Sadly, I’ve long turned up my nose at scents and so belong to the 17 per cent of the female population who don’t purchase perfumes, the reason for doing so I put down to my over-developed olfactory senses which I share with bloodhounds, to judge by my ability to tell by a single sniff of my caramel macchiato which barista is wearing Shalimar. In fact our sense of smell is more acute than we have been led to believe, for when scientists at Berkeley tested humans by applying blindfolds, earplugs and thick gloves then asked them to go on their hands and knees and follow a trail of chocolate essence oil drizzled across a field, two-thirds were successful, though as scientists later discovered, each required both nostrils to accurately follow the scent.
The potency of perfume, and what makes it such a successful consumer product, is the ability of a single drop of scented water to instantly transport us to a particular time and place, mood and emotion. The sense of scent is an olfactory magic carpet ride, for it is the most ancient of our five senses and is processed in the hippocampus and an area of the brain, known as the amygdala, linked to emotion and memory. When we smell a scent for the first time our brain fuses it to the current event and mood and then, like an efficient secretary rummaging through an infinite filing cabinet, hauls it out each time the scent reoccurs.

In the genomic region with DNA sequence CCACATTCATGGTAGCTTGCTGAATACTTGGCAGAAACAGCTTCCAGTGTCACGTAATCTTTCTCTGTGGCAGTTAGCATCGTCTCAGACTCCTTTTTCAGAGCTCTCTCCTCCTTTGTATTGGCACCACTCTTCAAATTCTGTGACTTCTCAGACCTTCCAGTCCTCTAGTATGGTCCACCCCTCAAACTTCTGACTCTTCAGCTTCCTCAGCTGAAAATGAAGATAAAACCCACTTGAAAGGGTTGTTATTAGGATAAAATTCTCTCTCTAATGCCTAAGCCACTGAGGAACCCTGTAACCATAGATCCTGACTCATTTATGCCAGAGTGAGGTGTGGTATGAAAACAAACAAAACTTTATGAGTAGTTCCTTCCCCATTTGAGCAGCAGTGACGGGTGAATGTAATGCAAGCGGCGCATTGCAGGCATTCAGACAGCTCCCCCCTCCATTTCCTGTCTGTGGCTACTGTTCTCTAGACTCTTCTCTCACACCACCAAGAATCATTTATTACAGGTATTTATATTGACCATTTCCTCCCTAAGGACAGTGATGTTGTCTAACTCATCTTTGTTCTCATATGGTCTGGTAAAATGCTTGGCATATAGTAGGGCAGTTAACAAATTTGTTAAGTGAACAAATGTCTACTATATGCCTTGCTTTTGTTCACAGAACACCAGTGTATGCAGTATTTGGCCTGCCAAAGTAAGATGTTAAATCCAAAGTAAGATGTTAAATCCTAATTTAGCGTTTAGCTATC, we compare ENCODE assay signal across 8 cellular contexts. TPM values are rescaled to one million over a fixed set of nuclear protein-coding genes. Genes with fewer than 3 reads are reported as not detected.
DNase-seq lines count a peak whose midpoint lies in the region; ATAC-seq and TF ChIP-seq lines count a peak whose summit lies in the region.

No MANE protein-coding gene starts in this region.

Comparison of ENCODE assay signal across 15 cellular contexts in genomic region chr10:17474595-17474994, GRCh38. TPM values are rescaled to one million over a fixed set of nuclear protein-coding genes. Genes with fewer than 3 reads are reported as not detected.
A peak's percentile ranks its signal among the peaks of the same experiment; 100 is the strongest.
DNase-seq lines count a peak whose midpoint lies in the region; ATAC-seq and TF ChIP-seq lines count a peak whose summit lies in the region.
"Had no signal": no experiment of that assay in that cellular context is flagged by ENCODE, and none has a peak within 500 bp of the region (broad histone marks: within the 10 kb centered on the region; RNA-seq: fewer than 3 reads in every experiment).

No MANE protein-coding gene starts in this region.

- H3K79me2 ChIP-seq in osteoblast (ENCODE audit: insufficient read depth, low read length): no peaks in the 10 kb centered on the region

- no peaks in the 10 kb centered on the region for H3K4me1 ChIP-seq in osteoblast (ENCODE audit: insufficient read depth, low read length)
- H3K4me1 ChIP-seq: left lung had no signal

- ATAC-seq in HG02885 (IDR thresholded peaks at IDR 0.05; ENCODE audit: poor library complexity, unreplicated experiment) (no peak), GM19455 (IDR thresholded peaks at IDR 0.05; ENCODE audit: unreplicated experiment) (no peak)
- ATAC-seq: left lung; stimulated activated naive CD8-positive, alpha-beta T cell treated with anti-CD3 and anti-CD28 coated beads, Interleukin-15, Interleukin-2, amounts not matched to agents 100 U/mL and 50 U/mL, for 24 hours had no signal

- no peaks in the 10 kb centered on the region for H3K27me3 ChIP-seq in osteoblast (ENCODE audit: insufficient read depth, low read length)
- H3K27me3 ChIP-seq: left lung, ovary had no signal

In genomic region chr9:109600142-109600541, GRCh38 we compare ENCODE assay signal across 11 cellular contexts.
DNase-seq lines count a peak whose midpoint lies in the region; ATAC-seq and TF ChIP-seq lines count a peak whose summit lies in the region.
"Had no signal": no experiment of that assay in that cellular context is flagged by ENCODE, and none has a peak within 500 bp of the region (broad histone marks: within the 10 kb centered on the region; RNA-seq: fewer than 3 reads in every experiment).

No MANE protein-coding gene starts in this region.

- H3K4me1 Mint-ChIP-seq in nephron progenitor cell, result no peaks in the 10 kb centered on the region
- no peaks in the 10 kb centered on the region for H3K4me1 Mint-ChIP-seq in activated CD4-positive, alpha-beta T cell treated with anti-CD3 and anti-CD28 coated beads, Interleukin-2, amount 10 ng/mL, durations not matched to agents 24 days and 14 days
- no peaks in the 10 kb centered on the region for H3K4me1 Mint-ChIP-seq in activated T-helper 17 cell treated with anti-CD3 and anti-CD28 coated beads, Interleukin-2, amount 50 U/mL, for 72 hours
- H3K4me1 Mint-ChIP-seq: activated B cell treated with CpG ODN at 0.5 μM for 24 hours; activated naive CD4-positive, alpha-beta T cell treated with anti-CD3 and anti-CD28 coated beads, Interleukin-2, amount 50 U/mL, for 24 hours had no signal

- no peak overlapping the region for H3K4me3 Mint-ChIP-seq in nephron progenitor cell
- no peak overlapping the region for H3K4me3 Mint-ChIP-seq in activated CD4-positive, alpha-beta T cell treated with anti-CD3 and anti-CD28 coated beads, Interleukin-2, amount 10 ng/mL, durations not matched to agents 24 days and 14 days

If one is to believe the claims of the new exhibition, Chanel No 5 perfumed the 20th century, lingering over Marilyn Monroe who famously wore only five drops to bed and continues to drift in a blended miasma of Jasmine, Iris, Rose and 77 other ingredients, over the 21st (despite the best efforts of Brad Pitt, the first male to “promote” the product).
As Jean-Louis Froment said: “For me, No 5 is not a perfume, it’s a cultural object. It’s sustained by a profoundly inward adventure, which is the prerogative of great creators, and its also a modern creation that totally relies on an artistic adventure that’s historic.”
Coco may be long gone, but her scent lingers on.